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tribute itself in groups ordered according to the latitude; and this movement once started, the differences between the groups became continually more accentuated by the increasing exclusion in each of them of a part of the types which they originally contained. There resulted from this a constant impoverishment of northern countries as compared with southern ones, which gained, at least by contrast, what the former never ceased to lose. The movement has thus tended to a differentiation by zones, and has resulted in despoiling them, but in unequal proportions, increasingly as they are removed from the tropical zone, the only one which has been exempt from the spoliation.

Let us not forget that, parallel with this movement, working, moreover, with an extreme slowness and in harmony with it, another movement, purely organic and evolutionary, although incited, if not directed, by the former, has not ceased to push to development and to morphological differentiation various groups of plants; particularly of those which, relatively young and plastic, were susceptible, by this fact, of giving birth to new forms, and, by successive splittings, to new types. These are the angiosperms, which, having once gained preponderance, have offered the spectacle of an increasing multiplicity of races and forms. That multiplicity could only increase. The displacements resulting from the climatic depressions have aided in it by inducing changes of stations and opening new cantonments to races not yet fully established. The revolutions of the surface, continental contiguities, and the more or less accentuated orographic relief, have constituted other factors not less active in the general push of species, incessantly solicited to vary as they adapted themselves to the soil of the regions into which they penetrated, as they scattered, and as they struggled victoriously against rival species.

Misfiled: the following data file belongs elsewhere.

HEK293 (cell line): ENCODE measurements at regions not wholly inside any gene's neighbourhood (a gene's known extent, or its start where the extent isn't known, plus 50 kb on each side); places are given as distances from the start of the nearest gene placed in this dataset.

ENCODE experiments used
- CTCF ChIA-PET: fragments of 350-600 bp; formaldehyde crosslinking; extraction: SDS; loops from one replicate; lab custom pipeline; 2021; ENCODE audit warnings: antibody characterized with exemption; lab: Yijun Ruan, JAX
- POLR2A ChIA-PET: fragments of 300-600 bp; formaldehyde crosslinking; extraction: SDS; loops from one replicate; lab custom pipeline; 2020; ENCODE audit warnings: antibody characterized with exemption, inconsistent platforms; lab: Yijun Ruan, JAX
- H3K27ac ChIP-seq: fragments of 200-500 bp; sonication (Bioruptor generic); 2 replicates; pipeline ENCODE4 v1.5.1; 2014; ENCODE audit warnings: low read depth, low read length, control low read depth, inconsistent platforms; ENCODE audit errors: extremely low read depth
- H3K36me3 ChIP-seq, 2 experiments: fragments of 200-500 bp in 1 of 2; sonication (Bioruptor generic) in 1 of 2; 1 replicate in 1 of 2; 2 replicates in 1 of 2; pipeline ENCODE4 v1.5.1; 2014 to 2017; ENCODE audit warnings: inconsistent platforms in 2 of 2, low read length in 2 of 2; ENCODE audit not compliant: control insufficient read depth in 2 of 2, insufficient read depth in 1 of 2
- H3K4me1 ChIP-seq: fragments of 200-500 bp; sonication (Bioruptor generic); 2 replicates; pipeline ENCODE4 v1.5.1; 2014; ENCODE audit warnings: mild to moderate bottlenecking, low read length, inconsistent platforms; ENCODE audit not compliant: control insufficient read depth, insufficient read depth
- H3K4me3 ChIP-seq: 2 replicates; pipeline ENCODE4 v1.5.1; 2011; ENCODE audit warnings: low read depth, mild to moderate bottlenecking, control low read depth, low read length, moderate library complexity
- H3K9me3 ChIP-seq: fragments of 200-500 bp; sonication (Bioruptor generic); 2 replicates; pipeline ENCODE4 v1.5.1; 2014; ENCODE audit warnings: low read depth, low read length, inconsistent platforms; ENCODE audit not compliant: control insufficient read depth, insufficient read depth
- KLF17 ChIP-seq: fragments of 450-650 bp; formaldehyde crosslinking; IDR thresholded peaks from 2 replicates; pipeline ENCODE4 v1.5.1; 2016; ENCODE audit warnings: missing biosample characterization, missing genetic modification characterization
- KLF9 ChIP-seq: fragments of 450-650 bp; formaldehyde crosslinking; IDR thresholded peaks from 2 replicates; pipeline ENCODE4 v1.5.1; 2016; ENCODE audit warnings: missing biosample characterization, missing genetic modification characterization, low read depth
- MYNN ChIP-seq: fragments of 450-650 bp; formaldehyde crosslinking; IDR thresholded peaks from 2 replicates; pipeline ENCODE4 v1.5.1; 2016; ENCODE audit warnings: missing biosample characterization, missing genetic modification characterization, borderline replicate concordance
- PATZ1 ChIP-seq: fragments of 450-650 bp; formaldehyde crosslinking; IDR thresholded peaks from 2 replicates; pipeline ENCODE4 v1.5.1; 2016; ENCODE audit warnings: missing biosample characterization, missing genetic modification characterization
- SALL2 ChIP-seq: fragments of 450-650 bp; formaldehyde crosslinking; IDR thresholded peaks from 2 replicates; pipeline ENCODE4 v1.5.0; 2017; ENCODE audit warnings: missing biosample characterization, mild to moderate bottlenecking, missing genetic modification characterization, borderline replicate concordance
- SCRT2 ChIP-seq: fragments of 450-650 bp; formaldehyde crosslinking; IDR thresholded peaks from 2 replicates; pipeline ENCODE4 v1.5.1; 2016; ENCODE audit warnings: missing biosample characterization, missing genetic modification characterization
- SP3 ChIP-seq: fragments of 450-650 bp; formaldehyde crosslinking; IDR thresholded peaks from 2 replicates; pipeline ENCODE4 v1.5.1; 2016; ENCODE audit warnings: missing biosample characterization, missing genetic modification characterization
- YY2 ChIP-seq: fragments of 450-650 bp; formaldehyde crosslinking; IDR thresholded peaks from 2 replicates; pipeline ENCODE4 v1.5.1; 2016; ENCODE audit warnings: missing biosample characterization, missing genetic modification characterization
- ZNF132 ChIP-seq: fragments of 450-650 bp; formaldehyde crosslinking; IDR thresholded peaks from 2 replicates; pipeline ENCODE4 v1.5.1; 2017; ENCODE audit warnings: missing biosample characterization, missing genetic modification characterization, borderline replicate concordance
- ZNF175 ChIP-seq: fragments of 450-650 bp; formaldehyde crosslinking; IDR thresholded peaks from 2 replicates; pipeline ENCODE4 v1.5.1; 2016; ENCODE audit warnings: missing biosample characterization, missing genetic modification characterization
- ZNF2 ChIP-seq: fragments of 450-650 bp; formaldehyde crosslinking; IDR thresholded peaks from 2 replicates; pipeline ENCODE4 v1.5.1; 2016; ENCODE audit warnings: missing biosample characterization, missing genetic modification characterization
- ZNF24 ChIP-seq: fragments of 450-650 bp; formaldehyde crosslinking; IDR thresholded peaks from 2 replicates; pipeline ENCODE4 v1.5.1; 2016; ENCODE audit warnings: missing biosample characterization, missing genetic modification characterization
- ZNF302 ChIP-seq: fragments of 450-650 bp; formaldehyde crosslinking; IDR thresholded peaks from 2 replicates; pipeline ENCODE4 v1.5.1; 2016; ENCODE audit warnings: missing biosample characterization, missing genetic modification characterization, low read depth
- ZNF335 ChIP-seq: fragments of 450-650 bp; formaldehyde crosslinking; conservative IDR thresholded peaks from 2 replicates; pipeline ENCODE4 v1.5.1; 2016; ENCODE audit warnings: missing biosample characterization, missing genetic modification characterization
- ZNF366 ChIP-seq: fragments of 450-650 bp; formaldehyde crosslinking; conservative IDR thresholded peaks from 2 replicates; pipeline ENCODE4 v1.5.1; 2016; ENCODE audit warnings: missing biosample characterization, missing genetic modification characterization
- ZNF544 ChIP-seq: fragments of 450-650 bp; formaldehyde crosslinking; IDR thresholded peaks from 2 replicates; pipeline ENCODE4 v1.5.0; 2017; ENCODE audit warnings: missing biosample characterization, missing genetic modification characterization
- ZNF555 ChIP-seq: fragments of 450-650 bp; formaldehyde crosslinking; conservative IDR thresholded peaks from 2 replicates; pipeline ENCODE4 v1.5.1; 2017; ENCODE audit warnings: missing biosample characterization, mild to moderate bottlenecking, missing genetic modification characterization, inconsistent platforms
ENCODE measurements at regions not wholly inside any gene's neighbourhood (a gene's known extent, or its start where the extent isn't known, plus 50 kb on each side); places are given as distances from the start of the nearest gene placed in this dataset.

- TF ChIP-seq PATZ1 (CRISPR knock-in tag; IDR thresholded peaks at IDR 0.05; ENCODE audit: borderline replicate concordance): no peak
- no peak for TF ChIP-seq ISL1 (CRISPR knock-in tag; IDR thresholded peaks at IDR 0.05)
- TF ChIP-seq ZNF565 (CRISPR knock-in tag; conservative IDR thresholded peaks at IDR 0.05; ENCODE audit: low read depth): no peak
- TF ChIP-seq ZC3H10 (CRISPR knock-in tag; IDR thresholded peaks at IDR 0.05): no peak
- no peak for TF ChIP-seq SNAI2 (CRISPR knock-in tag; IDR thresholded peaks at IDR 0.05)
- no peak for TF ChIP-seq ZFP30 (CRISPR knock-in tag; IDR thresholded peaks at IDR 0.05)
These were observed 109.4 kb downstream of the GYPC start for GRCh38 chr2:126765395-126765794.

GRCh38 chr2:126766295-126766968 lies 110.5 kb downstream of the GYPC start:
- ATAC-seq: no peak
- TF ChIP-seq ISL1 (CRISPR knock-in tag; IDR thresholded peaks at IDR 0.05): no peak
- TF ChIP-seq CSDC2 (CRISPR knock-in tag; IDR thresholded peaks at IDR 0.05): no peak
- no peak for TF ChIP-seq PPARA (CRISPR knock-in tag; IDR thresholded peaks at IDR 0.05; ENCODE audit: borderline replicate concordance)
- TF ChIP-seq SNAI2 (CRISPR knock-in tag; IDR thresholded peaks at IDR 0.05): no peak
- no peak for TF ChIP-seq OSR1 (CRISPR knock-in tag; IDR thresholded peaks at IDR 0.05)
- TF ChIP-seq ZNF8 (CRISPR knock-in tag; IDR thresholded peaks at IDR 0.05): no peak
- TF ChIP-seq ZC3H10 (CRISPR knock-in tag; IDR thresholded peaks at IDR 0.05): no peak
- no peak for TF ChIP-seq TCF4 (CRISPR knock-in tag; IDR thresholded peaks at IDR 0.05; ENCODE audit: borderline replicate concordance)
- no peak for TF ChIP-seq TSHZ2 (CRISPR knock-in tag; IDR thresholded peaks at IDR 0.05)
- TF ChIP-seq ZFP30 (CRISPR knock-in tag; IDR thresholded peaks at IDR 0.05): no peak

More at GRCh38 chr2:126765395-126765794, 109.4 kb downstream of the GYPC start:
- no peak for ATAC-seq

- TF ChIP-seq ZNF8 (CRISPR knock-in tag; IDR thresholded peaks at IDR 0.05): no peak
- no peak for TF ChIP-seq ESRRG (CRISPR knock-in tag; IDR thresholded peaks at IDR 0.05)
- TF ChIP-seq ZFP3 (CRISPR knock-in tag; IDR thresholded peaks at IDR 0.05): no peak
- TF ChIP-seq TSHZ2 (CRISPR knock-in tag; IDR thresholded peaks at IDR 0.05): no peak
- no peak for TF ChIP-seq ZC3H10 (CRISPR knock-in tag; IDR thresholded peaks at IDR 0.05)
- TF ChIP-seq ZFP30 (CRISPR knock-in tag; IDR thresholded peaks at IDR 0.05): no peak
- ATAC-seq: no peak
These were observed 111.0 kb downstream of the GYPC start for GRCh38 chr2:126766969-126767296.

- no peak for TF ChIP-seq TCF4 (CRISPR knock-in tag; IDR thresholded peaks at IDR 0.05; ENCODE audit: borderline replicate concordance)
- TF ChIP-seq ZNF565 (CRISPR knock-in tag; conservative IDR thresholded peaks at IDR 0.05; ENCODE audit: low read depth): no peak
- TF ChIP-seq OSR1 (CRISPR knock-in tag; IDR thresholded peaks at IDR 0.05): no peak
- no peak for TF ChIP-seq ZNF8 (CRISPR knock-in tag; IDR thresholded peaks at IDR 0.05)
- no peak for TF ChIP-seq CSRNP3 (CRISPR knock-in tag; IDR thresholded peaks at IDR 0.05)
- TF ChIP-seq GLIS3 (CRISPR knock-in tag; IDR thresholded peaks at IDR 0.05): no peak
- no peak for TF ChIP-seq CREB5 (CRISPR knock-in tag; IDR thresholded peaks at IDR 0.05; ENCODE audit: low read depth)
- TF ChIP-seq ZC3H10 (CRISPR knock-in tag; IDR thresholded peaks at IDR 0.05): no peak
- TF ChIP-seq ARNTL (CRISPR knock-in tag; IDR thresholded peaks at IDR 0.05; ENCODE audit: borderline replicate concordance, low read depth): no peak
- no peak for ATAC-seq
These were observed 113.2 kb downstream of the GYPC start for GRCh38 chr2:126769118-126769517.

Such is the spectacle which the vegetation of the globe has not ceased to present; and the existing forests appear as the final resultant and ultimate consequence of that long series of alternatives which is summarized in the expression, "the struggle for existence."—Translated for the Popular Science Monthly from the Revue des Deux Mondes.


The development of a new vegetation on Krakatoa is affording a rare opportunity for studying the origin of floras. The old vegetation was totally destroyed, with all its seeds, by the great heat that prevailed during the eruption, and the island was covered with a thick layer of cinders and pumice-stone. But in June, 1886, a new growth, of ferns and isolated plants of phanerogams, had appeared on the shore and the mountain. The riddle of its appearance in a soil apparently so unpromising was explained, on examination, by finding that the mineral had received a coating of fresh-water algæ, which gave it a gelatinous and hydroscopic quality, by virtue of which a higher vegetation could gain a standing. The phanerogamic plants are similar to those which take possession of newly-raised coral islands.